4 reasons why exercise for kids is so important

Posted on May 16th, 2018 Sponsored by Discovery Vitality

Here’s why exercise for kids is so important to establish as a healthy lifestyle habit.

Exercise for kids is so important, especially from a young age. However, research shows that children don’t get as much exercise as they should. Here’s why you should start teaching your kids healthy habits from young.

About 61% of adults and more than 17% of children between the ages of one and nine are obese or overweight in South Africa. Don’t let your family become a statistic. According to a study by the World Health Organisation, a lack of physical activity is one of the main risk factors of chronic lifestyle diseases like diabetes, obesity, colon cancer, high blood pressure, osteoporosis, depression, anxiety and cardiovascular disease. Making healthy choices for your family will only benefit them later in life and the best place to start is with a well-balanced diet and at least 60 minutes of physical activity per day.

Here are four reasons why exercise is essential for your kids:

Develops muscle strength

The stronger their muscles, the lower the risk of injury. Using their bodyweight and kid-friendly weights keeps their bodies limber and functioning optimally. One of the best ways to strengthen your kids’ muscles is to encourage them to play on monkey bars – challenge them to make it to the end without stopping – the movement of swinging from one bar to the other strengthens the upper body, boosts muscular endurance and improves coordination. The “wheelbarrow” is also a beneficial activity that you can play with your child, or siblings and friends can play together – it’s beneficial for both the person doing the arm walking and the one holding the legs by strengthening their back and upper body muscles.

Regulates mood swings

Research into the link between exercise and psychological wellbeing is mounting and for good reason. If you’ve ever gone for a long run after a stressful day at work, chances are you’ve felt better. The same concept applies to kids – even though they don’t have the same stresses and worries as adults, they do have their fair share of anxiety and pressure relative to their life stage. Exercise helps control and stabilise mood swings by releasing endorphins. In the long term, it assists kids with having a better, more positive outlook on life by building confidence, increasing self-esteem and helping to improve cognitive skills.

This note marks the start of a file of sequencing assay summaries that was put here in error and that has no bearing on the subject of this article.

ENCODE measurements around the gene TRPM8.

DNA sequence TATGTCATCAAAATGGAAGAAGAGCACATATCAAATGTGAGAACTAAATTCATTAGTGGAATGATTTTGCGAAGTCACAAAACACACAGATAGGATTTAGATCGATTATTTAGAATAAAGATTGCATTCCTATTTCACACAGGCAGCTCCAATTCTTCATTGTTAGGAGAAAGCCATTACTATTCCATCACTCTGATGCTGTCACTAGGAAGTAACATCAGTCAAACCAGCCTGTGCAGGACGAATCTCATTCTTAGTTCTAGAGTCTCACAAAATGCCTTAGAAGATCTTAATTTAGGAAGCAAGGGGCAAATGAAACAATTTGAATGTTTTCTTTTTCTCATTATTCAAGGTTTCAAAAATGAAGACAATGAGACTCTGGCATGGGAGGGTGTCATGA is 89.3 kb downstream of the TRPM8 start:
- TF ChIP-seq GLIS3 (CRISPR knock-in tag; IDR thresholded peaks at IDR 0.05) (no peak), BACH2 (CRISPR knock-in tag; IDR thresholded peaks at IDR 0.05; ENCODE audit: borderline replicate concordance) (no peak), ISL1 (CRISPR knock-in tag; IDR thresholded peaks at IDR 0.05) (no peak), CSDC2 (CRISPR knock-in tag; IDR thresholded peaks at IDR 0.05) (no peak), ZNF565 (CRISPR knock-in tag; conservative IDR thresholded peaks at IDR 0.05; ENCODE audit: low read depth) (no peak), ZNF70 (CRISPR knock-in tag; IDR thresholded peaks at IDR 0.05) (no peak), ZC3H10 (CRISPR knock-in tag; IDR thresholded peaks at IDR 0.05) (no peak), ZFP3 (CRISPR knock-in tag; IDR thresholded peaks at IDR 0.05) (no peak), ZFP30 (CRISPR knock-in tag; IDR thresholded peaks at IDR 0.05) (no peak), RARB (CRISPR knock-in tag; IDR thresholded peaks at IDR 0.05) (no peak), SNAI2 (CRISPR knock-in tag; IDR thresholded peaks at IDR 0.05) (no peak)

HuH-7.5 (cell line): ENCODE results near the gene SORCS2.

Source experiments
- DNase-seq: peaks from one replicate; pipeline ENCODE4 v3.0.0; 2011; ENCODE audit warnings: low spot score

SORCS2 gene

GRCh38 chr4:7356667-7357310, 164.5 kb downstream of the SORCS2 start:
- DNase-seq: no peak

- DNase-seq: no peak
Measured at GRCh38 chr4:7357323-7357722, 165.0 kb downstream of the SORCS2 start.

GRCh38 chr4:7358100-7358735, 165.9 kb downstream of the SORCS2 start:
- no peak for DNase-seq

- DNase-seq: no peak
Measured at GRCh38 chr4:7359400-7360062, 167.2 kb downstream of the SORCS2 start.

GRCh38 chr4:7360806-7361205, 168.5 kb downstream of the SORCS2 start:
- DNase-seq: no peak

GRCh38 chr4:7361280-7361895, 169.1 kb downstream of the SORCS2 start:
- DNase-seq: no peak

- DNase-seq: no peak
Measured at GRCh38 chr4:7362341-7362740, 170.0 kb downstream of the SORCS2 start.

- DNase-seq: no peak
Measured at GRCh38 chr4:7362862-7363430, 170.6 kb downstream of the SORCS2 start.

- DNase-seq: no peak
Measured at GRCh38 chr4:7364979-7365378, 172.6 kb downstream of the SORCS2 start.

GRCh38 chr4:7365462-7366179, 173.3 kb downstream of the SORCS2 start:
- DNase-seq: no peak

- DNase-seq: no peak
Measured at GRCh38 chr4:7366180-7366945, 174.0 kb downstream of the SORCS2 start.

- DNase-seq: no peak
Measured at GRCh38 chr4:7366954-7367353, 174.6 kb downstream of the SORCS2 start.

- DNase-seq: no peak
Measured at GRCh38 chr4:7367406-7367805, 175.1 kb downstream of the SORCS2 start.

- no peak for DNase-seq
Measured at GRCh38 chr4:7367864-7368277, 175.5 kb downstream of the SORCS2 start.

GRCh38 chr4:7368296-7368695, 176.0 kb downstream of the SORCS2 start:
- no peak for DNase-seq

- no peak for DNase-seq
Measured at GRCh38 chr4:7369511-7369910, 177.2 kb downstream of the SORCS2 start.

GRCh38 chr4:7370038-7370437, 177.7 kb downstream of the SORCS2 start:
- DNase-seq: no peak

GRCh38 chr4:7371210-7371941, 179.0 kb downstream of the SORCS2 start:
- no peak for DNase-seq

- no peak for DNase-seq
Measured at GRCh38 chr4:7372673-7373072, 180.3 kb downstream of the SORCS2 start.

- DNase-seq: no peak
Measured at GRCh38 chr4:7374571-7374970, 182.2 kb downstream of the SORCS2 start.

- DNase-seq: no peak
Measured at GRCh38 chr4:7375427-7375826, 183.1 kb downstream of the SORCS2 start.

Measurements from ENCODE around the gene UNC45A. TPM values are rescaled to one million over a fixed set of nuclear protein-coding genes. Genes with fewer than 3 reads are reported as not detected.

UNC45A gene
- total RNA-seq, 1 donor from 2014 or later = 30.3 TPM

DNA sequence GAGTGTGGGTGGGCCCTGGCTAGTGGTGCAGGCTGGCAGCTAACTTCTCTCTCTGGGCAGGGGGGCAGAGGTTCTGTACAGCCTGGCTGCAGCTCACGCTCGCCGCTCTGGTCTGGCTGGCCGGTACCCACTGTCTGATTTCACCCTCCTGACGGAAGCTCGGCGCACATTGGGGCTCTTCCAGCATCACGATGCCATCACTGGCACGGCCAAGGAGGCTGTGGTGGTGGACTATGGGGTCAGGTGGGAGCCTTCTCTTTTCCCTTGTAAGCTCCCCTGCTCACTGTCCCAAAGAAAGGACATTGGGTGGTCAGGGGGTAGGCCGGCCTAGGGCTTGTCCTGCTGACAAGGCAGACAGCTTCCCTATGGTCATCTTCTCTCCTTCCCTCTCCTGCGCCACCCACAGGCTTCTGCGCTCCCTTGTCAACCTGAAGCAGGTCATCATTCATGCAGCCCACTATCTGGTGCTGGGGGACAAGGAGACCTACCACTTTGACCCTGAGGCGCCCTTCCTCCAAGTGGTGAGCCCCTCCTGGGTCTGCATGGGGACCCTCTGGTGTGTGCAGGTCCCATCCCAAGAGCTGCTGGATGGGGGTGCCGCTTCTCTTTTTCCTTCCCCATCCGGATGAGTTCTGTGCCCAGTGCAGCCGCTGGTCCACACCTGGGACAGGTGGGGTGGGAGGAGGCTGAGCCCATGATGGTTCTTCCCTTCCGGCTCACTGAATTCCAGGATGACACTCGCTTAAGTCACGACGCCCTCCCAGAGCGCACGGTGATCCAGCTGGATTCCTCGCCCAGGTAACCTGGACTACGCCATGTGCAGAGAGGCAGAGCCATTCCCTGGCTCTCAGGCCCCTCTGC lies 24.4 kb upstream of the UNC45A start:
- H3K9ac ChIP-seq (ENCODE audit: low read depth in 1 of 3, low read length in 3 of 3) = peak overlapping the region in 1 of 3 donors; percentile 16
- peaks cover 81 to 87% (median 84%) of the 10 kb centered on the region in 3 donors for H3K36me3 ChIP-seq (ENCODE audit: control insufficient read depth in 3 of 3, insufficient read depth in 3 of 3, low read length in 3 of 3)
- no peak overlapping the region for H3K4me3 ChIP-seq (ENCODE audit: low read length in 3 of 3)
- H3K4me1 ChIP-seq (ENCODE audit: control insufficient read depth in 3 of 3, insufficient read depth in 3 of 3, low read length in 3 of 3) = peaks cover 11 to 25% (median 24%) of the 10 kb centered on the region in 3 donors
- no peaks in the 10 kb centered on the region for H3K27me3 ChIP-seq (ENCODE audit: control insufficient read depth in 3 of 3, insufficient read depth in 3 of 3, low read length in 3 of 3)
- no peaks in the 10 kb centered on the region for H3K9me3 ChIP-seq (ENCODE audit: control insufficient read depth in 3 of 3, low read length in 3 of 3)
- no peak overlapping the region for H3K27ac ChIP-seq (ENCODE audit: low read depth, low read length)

Boosts bone strength

Calcium and vitamin D are essential nutrients in building strong bones, but exercise is an essential component of bone strength, too. The most important time for bone strength is before your child enters her teen years, so encourage your kids to do weight-bearing activities that will increase their bone density. High impact exercises that involve a high degree of jumping and running, like basketball, soccer and gymnastics will help increase bone mass.

Maintains a healthy bodyweight

It’s easy to shrug off your child’s weight gain as just “baby fat” that she’ll lose when she’s older, but with childhood obesity increasing annually worldwide, teaching your children healthy habits early on is essential. It is the combination of diet and exercise that helps kids maintain a healthy weight.

Stand the chance to win a trip to Disneyland, Paris! 

In celebration of healthy and happy families, Discovery Vitality and Disney are giving you the chance to win a trip to Disneyland Paris to experience a once-in-a-lifetime adventure. Each quarter (from April to December), families need to complete certain goals to stand a chance to win.

For the months of April to June, follow these steps and you and your family could be on your way to Disneyland Paris:

1. For kids aged two to five, parents must complete three park runs each, or the entire family must walk 10 000 steps three times.
2. For kids aged six to 18, you must earn 1 000 Vitality fitness points as a family.
3. Activate the HealthyGear benefit at www.discovery.co.za.

Keep checking the Discovery website for the next set of goals.